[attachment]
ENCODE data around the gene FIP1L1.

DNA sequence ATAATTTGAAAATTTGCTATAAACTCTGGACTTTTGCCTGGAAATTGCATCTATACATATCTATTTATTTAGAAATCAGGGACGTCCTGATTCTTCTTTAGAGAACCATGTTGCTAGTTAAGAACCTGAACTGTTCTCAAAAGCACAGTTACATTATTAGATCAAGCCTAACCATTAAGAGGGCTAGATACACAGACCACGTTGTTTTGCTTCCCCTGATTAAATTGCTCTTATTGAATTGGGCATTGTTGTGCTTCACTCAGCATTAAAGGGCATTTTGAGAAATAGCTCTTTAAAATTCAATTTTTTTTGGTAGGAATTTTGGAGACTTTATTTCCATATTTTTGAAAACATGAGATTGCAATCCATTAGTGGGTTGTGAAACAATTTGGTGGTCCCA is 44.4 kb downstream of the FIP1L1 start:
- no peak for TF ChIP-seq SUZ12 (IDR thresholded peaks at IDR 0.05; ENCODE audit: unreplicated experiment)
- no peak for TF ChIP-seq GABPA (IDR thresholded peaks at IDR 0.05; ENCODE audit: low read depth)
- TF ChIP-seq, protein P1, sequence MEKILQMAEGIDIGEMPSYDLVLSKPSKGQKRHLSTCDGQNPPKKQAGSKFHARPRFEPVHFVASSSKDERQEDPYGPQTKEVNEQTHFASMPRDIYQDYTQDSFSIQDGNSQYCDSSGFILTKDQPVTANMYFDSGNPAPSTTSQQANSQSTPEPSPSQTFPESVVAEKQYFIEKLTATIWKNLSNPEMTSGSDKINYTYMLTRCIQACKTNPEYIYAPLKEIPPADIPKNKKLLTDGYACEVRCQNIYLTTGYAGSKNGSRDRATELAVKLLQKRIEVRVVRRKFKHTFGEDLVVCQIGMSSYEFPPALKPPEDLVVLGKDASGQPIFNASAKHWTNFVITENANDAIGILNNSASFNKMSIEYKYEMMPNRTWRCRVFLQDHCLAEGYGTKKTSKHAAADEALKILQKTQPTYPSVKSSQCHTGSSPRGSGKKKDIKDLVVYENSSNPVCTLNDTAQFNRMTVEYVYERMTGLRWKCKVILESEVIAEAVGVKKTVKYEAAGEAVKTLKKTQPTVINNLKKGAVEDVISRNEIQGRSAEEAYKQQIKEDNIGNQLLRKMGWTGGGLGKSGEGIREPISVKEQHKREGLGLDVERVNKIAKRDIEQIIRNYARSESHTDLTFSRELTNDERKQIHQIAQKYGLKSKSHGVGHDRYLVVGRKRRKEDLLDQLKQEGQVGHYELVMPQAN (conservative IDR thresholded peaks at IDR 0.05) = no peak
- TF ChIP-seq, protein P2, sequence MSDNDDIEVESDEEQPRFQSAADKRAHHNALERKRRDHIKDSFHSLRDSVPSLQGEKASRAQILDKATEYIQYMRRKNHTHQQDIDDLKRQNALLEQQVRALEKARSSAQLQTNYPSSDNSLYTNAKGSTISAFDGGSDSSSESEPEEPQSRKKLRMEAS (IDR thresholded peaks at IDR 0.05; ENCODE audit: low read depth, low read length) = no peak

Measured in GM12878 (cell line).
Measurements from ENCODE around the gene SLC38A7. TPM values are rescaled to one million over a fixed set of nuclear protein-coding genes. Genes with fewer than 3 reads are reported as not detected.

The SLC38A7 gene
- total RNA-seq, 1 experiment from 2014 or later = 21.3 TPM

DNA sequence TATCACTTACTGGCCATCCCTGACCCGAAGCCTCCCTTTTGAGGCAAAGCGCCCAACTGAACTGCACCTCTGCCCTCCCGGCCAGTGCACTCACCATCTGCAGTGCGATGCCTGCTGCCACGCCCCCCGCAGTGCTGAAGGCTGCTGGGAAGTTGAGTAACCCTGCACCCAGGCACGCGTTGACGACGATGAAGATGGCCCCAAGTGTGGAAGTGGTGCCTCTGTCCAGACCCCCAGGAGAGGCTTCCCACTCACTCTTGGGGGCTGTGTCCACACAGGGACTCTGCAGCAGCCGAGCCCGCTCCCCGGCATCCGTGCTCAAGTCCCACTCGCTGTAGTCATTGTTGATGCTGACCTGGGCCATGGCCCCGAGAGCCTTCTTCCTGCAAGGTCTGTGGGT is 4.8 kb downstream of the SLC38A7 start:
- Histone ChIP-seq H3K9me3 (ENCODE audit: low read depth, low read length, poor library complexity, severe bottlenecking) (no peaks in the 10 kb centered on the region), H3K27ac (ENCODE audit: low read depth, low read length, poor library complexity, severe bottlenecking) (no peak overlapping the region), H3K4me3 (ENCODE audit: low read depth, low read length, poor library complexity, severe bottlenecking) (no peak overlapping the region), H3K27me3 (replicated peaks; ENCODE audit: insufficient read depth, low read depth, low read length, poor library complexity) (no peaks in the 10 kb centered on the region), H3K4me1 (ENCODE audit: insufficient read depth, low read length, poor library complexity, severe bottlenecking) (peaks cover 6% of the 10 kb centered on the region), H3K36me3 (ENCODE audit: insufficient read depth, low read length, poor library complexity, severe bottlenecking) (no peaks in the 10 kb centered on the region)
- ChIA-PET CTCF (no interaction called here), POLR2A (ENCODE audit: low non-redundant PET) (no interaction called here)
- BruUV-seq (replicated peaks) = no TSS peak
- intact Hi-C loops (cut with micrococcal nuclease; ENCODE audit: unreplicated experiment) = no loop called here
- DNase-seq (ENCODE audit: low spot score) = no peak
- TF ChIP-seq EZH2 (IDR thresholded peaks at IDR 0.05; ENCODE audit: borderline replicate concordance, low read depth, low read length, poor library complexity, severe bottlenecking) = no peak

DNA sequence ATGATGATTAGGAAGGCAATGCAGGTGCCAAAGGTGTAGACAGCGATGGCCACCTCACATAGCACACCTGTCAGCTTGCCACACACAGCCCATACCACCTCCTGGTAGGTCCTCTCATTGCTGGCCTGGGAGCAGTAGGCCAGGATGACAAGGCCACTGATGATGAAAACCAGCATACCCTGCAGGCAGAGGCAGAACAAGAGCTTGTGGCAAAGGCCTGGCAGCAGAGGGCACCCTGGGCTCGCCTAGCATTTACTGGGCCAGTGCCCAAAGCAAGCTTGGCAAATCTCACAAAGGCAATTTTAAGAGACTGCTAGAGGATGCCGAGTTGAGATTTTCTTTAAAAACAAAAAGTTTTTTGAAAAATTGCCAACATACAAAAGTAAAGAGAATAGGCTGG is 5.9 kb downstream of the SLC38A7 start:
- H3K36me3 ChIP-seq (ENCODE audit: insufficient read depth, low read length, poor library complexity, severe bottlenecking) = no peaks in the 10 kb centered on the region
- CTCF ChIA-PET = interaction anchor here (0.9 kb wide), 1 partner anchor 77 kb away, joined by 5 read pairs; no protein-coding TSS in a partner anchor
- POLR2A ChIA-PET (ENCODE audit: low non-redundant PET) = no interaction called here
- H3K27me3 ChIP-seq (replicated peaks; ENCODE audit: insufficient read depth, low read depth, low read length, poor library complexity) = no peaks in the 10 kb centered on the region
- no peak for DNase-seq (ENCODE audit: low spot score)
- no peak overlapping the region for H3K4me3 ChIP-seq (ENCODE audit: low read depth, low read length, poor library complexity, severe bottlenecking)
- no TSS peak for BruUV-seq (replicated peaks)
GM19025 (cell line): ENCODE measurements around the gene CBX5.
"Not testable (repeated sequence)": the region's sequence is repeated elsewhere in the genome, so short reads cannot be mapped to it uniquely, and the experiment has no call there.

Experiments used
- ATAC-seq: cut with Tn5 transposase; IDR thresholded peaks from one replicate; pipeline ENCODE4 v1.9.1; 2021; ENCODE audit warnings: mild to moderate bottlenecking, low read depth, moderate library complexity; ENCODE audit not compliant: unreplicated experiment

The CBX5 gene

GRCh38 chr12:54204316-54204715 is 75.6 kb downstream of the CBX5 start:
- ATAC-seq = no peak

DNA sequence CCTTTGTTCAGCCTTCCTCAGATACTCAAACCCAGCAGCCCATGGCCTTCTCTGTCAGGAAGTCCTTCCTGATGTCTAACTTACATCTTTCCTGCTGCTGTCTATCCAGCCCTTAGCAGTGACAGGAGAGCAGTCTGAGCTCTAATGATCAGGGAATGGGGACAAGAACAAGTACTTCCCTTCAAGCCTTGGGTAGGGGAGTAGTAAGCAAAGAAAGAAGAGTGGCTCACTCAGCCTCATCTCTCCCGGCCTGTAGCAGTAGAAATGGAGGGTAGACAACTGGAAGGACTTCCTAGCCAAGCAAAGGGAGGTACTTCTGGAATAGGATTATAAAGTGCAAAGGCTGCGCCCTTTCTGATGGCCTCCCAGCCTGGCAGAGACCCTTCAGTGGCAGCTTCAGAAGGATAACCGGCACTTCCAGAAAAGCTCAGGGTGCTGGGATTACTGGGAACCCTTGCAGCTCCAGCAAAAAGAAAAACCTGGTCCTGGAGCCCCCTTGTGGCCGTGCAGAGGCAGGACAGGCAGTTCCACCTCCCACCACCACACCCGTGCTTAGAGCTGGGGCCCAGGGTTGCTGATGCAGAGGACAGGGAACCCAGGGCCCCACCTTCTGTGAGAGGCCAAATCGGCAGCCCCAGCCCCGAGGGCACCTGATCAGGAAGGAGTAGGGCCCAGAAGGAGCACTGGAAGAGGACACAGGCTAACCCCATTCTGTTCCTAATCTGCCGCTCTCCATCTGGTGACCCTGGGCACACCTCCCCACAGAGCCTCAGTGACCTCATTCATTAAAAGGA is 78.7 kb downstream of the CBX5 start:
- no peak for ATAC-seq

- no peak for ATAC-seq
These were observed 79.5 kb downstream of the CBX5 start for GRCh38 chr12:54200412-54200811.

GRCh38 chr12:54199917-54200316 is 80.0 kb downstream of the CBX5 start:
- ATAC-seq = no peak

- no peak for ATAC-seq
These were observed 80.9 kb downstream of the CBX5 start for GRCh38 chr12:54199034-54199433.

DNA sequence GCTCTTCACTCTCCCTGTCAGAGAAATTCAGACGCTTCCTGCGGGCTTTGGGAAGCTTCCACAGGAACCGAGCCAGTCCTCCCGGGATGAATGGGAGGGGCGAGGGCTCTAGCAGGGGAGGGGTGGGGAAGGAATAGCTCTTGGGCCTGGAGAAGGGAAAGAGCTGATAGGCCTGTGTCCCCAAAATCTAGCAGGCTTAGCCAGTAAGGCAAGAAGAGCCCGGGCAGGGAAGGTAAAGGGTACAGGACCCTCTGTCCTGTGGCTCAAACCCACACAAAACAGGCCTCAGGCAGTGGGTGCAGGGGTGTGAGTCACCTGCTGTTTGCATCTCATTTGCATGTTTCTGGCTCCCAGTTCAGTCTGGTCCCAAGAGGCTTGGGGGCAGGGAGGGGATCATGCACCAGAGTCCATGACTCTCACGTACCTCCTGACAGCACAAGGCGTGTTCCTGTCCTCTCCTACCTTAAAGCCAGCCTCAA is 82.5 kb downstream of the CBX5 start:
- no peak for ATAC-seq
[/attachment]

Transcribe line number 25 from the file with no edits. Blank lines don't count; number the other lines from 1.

- no TSS peak for BruUV-seq (replicated peaks)